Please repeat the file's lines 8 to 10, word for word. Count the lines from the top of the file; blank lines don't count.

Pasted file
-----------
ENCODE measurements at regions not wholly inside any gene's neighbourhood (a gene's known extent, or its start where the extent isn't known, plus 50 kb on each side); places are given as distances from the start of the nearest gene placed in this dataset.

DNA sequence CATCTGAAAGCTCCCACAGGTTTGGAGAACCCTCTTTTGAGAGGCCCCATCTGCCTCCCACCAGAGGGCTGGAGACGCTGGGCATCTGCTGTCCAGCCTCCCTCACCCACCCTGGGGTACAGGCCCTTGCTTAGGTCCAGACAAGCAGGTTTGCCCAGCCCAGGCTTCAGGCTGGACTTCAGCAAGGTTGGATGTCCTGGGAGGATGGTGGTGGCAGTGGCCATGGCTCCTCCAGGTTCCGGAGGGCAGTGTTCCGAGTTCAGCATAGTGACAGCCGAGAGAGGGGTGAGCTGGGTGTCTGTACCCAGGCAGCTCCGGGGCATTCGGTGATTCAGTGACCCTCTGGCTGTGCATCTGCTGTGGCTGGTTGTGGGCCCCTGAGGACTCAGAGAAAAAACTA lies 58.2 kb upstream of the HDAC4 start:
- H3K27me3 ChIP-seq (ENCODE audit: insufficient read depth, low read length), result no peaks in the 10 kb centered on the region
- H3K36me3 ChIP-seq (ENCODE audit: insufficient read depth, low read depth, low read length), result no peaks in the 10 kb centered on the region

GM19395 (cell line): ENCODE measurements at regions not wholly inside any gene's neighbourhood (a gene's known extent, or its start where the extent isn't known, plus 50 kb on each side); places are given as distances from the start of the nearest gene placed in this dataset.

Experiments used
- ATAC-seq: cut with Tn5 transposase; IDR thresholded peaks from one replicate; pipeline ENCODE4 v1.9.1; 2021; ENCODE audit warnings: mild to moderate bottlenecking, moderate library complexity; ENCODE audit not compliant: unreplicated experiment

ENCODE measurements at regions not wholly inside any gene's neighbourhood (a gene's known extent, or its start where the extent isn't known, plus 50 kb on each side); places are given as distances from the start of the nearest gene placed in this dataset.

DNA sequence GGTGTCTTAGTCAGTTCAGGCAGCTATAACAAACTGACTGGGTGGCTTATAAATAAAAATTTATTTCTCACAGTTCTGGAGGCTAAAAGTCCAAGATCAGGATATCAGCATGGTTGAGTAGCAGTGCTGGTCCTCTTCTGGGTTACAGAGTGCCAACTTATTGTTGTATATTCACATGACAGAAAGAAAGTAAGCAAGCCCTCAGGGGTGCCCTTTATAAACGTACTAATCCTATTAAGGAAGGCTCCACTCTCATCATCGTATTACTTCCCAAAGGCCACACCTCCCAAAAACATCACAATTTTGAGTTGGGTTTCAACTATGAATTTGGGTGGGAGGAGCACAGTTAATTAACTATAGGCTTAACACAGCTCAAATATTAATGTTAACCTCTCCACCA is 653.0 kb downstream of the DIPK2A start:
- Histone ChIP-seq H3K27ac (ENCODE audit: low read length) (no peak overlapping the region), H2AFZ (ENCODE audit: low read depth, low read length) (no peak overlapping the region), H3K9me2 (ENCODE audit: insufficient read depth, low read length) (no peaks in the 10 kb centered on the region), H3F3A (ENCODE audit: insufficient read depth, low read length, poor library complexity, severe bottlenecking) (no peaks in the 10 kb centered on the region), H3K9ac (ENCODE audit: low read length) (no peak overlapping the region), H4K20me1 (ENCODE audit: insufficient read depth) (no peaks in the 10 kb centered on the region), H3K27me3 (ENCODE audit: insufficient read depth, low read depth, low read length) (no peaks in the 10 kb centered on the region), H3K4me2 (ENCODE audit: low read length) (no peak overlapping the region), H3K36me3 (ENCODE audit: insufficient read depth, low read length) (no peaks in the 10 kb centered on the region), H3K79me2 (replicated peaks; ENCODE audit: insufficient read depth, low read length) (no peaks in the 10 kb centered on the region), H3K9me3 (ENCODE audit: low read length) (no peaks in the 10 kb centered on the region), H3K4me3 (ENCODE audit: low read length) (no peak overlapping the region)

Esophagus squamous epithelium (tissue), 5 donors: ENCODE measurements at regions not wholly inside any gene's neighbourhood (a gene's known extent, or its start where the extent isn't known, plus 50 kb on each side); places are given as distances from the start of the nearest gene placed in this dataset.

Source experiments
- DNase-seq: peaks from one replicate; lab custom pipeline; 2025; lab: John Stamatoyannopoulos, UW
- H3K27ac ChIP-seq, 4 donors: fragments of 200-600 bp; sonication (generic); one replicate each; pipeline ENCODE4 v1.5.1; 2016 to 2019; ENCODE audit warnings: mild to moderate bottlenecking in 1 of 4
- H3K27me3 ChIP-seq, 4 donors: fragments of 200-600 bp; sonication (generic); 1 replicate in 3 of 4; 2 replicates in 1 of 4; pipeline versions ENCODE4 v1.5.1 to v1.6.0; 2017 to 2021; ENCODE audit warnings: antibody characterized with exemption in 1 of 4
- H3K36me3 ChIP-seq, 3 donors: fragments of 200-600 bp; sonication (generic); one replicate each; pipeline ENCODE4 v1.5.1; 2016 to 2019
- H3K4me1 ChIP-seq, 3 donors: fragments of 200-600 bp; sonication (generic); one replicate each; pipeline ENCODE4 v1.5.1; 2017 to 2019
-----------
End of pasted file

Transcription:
ENCODE measurements at regions not wholly inside any gene's neighbourhood (a gene's known extent, or its start where the extent isn't known, plus 50 kb on each side); places are given as distances from the start of the nearest gene placed in this dataset.

DNA sequence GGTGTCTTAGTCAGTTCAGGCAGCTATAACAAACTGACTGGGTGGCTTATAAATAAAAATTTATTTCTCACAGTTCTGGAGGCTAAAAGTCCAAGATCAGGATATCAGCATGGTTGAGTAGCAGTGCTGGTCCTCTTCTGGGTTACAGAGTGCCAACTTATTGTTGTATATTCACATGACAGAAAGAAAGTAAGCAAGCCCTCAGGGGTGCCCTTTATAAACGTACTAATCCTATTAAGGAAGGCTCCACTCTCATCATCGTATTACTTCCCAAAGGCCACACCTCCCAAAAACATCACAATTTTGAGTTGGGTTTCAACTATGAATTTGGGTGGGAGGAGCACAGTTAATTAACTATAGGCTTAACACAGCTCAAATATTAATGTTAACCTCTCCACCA is 653.0 kb downstream of the DIPK2A start:
- Histone ChIP-seq H3K27ac (ENCODE audit: low read length) (no peak overlapping the region), H2AFZ (ENCODE audit: low read depth, low read length) (no peak overlapping the region), H3K9me2 (ENCODE audit: insufficient read depth, low read length) (no peaks in the 10 kb centered on the region), H3F3A (ENCODE audit: insufficient read depth, low read length, poor library complexity, severe bottlenecking) (no peaks in the 10 kb centered on the region), H3K9ac (ENCODE audit: low read length) (no peak overlapping the region), H4K20me1 (ENCODE audit: insufficient read depth) (no peaks in the 10 kb centered on the region), H3K27me3 (ENCODE audit: insufficient read depth, low read depth, low read length) (no peaks in the 10 kb centered on the region), H3K4me2 (ENCODE audit: low read length) (no peak overlapping the region), H3K36me3 (ENCODE audit: insufficient read depth, low read length) (no peaks in the 10 kb centered on the region), H3K79me2 (replicated peaks; ENCODE audit: insufficient read depth, low read length) (no peaks in the 10 kb centered on the region), H3K9me3 (ENCODE audit: low read length) (no peaks in the 10 kb centered on the region), H3K4me3 (ENCODE audit: low read length) (no peak overlapping the region)